This, of course, isn’t new. Even the most superficial accounts of black activism in the United States tell a story about how faith galvanised the possibility for change. Martin Luther King, Jr. infused his activism with his training in Boston personalism; Malcolm X began his activist journey through an engagement with the Nation of Islam. Fannie Lou Hamer drew from her faith to galvanise voting rights activism, and Cornel West’s entire philosophical and activist legacy stems from what he calls a “prophetic” call to do justice informed by his own sense of radical Christianity. It’s always been there.
But these figures—and the faith they carry—show us that faith can have many possibilities and manifestations. This is precisely what Patrisse Khan-Cullors gets at in her memoir When they Call you a Terrorist:
It’s the faith that drove us to run without maps or compasses, money or friends, with dogs trained by demons following behind. It’s the faith that sent four Black students, on February 1, 1960… to sit down at a “whites-only” lunch counter at a Woolworth’s… and refuse to move, risking bodily harm and their very lives. It’s the faith that allowed Robert Parris Moses to keep pushing for voting rights in the deep South in 1965 despite only being able to register one Black man that first summer in Amite County, Mississippi (Khan-Cullors, 2017, 127).
Faith, then, takes us not simply to God and the gods. It also announces a commitment to achieving the seemingly impossible, to seeing what cannot be seen, and acting in kind. To have faith, then, can mean more than securing one’s salvation. Faith might—and in the case of Rhys and the Black Lives Matter movement more generally, faith does—mean committing oneself to freedom, to the possibility of freedom in a world where freedom is denied, where freedom is always and already under threat. In other words, faith might mean committing to what’s impossible, given the circumstances.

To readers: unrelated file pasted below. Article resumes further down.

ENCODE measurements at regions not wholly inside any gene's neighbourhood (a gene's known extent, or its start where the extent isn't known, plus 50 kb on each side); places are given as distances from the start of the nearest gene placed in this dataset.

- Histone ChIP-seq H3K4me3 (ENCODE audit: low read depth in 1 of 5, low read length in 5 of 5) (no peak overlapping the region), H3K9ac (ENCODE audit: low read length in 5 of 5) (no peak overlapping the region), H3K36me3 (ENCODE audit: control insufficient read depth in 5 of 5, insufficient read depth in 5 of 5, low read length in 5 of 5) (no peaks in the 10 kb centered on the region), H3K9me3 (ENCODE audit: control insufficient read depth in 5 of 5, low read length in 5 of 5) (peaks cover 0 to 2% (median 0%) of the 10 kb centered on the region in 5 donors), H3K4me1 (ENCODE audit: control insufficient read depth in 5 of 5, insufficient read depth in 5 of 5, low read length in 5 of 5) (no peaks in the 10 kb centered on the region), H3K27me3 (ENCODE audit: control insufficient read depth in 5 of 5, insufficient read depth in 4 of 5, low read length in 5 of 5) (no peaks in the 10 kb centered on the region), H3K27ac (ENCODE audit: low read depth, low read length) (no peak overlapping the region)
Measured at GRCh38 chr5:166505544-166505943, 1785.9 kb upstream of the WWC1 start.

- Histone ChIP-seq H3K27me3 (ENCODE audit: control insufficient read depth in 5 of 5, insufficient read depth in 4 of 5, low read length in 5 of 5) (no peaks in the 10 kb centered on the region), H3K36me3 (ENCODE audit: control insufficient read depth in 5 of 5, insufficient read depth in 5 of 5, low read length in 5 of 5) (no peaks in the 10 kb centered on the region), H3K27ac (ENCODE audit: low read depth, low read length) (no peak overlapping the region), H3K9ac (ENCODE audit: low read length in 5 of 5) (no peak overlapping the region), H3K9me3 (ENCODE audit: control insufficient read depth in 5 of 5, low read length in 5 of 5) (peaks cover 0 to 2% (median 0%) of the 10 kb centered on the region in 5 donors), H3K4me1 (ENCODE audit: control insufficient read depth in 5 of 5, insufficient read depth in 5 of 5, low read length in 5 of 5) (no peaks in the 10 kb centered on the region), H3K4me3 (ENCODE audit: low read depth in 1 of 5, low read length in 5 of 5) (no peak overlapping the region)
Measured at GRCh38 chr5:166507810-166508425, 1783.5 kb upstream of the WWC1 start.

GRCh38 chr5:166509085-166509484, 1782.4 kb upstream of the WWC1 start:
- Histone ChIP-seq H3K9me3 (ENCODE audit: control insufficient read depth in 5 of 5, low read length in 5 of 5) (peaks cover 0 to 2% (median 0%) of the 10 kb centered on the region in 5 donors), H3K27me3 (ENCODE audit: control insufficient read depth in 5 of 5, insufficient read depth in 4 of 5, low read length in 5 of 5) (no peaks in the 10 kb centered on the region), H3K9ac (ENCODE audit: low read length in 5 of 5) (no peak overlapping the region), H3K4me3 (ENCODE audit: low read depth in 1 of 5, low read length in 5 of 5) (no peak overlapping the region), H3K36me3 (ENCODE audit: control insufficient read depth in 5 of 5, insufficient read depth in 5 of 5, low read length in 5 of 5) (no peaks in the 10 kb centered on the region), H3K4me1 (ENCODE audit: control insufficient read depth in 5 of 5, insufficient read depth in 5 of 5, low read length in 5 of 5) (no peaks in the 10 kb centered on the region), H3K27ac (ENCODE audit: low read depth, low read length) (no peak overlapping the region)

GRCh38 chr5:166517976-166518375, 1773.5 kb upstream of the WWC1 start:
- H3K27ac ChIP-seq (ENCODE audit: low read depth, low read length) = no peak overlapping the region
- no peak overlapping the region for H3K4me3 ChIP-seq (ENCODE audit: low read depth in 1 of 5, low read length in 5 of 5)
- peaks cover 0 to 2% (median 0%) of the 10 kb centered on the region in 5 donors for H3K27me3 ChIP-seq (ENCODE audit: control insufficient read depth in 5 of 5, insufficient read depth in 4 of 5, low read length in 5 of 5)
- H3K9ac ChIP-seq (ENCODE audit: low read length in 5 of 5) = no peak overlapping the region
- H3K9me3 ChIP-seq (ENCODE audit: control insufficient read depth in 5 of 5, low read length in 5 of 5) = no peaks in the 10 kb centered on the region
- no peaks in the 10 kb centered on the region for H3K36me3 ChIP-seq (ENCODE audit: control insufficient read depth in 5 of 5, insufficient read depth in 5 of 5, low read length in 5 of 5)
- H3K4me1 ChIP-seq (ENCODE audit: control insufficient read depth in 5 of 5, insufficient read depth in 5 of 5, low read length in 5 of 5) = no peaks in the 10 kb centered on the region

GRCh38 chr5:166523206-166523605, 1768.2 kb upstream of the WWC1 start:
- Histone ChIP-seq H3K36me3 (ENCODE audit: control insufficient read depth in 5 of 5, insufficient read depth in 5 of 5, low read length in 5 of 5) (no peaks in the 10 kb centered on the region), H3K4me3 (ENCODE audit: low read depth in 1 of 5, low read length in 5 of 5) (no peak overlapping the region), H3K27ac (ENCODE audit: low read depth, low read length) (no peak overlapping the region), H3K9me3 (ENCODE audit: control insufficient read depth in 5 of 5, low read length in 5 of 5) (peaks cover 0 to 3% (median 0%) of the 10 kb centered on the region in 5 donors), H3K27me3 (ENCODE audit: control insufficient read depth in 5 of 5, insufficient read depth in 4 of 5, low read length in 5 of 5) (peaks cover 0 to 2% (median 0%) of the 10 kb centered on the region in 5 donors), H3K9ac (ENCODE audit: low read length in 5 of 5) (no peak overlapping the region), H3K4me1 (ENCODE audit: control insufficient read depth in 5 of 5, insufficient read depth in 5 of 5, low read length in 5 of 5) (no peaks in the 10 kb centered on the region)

I have claimed elsewhere that what makes BLM (and its previous incarnations) significant is that the movement makes a commitment to achieving the impossible. The faith that BLM expresses is a faith that does not need God or the gods, but instead expresses a commitment to blackness itself as sacred. In so doing, BLM troubles us, asking us to think differently about faith—and religion more generally. What if “religion”
is happening in the midst of resistance movements? What if religious possibilities are experienced within the context of political pushback? If this is the case, then we might want to look at these resistance movements—I study Black Lives Matter as one—as religious movements, as religious possibilities operating in “secular” spaces in ways that trouble our distinctions and our categories.
In short, maybe Black Lives Matter has much to teach us in the study of religion. Not by way of Protestantism or established traditions, but instead by troubling what “counts” as religious in the first place.
If, as the Bible says, faith is “the substance of things hoped for, and evidence of things not seen,” then maybe BLM is the enactment of a radical hope and an invisible—and seemingly impossible—goal. Indeed, one might say, it is the enactment of salvation.
Or at least that’s what Rhys taught me.
Written By: Dr Biko M. Gray
In-text Image Credits: Dr Biko M. Gray
Feature Image Credit: Robert Fairchild @flickr